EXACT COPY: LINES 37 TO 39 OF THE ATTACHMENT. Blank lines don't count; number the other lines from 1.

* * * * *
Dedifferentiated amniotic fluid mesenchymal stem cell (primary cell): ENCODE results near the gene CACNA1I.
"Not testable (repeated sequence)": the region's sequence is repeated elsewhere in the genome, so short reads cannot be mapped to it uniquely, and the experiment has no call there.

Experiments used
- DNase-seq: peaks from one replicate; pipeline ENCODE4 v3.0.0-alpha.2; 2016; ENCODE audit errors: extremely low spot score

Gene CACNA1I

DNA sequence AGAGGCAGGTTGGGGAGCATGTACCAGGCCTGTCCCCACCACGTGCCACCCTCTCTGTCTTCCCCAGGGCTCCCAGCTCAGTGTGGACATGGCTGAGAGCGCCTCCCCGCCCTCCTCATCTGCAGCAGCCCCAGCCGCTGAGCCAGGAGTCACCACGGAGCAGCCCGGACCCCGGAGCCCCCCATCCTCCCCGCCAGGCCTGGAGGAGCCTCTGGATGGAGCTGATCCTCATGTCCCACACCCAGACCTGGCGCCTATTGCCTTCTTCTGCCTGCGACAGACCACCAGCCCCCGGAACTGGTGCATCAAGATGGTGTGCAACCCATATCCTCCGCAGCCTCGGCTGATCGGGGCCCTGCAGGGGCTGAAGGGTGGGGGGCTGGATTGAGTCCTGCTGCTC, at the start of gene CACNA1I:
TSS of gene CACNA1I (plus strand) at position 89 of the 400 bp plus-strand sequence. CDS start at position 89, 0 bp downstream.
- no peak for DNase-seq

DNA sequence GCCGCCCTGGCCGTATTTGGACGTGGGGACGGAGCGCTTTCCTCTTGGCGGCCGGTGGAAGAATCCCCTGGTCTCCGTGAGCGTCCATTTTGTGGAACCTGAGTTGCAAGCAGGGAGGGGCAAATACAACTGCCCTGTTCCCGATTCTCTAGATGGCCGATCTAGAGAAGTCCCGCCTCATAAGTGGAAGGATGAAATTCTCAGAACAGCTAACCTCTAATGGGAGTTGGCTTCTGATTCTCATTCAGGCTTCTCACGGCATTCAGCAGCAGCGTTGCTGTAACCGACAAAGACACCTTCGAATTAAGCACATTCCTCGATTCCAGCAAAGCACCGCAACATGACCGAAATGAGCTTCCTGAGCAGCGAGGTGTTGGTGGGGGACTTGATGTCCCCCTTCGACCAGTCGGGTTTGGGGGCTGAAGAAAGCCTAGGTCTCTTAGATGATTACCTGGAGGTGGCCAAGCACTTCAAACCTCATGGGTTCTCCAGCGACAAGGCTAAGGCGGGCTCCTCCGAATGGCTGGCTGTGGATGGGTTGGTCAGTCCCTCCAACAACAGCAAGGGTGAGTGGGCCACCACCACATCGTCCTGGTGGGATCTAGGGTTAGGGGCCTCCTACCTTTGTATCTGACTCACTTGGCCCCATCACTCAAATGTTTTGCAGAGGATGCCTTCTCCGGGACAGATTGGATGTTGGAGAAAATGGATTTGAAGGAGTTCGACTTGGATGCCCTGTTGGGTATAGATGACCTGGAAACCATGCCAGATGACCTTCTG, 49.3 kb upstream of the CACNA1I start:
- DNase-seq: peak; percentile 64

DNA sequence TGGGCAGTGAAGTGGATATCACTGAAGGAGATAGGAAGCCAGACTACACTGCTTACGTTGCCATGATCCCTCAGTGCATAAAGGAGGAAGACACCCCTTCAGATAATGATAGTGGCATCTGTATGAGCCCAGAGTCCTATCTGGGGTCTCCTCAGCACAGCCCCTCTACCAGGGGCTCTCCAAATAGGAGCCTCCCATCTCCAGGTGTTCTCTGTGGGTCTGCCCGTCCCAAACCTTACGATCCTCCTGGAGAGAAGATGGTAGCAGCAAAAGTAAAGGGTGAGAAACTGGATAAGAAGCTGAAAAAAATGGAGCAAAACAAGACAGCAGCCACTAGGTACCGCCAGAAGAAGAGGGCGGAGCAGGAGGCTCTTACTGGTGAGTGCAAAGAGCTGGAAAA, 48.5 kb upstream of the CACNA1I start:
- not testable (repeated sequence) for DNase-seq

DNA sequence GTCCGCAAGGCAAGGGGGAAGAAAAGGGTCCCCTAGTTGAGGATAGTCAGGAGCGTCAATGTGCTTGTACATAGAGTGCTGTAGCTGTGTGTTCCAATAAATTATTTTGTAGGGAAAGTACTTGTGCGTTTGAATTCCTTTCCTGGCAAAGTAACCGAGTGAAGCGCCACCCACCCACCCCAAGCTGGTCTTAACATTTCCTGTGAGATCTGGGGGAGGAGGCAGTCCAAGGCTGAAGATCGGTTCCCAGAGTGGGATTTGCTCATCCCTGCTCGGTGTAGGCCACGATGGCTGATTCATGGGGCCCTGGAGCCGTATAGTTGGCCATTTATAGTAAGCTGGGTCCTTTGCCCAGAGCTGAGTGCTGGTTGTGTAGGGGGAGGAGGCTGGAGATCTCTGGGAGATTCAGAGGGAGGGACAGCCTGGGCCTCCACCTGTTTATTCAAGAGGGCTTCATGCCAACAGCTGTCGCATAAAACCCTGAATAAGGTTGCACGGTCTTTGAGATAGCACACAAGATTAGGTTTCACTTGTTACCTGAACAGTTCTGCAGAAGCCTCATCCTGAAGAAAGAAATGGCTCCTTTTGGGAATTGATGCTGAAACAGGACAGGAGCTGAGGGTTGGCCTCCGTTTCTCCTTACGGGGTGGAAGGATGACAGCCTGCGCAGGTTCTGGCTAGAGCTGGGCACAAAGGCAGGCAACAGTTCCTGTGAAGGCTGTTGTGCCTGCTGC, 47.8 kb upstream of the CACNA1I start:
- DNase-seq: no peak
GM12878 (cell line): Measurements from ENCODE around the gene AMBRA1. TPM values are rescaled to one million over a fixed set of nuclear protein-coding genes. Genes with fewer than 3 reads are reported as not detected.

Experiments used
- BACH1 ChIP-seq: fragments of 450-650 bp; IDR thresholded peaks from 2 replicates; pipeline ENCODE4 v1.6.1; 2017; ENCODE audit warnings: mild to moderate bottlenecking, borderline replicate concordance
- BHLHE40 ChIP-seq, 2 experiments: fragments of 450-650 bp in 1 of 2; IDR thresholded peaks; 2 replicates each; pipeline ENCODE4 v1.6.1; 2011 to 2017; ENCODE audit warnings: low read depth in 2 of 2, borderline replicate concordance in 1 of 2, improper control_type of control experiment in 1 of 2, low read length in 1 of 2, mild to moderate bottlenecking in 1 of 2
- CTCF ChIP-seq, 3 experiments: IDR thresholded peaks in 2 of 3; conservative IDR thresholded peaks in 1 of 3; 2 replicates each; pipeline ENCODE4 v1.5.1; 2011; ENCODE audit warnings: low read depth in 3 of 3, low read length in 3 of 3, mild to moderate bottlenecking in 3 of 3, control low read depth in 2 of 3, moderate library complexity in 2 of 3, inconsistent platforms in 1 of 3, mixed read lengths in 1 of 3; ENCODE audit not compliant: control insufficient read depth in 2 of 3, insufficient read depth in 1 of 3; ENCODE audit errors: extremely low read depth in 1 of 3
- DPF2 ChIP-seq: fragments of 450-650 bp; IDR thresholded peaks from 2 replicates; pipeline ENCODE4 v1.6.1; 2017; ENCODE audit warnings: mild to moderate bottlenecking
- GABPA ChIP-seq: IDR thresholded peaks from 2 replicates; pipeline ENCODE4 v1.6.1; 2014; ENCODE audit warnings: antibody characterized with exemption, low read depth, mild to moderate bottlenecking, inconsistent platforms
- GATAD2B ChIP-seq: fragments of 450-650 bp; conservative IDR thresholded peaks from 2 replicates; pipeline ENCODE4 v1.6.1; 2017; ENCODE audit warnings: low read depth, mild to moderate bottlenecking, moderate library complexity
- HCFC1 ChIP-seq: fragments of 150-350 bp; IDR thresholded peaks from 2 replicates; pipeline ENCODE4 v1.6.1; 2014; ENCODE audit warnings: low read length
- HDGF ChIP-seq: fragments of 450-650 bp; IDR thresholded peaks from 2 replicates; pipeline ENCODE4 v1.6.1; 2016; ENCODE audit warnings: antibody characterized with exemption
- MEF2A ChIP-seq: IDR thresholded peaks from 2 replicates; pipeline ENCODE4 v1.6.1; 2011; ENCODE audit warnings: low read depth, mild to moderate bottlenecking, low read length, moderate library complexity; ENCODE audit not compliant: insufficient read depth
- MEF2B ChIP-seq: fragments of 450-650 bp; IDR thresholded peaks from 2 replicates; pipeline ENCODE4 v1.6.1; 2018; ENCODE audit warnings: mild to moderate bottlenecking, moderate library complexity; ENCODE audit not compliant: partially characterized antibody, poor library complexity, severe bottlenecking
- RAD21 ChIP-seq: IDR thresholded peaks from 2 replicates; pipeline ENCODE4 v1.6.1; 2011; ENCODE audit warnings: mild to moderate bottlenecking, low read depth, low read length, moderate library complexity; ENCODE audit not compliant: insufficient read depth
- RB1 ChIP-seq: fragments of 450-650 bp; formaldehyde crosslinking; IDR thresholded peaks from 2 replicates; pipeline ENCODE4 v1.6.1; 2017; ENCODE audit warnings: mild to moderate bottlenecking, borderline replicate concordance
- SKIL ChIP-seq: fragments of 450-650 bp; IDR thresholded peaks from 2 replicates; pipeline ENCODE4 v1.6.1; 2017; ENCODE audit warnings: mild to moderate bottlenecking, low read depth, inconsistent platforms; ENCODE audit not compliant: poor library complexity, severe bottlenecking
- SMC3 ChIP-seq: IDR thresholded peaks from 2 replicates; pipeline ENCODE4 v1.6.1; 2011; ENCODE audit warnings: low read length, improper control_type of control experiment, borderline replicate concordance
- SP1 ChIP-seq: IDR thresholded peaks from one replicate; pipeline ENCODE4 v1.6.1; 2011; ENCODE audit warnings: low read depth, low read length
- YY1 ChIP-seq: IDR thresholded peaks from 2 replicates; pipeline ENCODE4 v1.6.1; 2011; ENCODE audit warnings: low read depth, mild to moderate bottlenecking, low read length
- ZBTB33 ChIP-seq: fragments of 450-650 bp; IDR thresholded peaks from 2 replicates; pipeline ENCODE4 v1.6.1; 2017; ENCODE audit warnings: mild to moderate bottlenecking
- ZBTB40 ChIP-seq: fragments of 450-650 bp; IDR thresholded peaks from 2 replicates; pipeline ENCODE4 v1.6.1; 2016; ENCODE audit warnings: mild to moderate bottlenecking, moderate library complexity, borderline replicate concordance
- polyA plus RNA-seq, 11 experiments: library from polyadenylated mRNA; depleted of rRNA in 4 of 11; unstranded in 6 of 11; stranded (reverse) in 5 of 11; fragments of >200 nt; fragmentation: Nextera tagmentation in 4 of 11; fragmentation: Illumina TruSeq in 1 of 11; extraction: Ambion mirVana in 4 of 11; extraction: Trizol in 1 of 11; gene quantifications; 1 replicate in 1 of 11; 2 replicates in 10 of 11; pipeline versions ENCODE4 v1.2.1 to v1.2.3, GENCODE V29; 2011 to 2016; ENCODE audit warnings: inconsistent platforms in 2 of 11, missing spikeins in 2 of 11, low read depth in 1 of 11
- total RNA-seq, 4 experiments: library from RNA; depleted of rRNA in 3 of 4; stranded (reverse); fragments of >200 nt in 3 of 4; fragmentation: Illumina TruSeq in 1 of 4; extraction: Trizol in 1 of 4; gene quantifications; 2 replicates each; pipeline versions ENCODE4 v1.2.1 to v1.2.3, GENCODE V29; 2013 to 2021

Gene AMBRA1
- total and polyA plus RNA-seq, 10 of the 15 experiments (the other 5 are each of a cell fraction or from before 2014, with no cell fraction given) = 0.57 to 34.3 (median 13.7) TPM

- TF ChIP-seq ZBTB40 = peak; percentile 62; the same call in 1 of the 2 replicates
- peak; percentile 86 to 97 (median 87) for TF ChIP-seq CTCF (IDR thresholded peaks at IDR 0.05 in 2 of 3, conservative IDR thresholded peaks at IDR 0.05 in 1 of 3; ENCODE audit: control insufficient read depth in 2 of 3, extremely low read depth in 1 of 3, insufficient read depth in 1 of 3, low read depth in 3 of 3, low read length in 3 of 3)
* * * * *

Gene AMBRA1
- total and polyA plus RNA-seq, 10 of the 15 experiments (the other 5 are each of a cell fraction or from before 2014, with no cell fraction given) = 0.57 to 34.3 (median 13.7) TPM

- TF ChIP-seq ZBTB40 = peak; percentile 62; the same call in 1 of the 2 replicates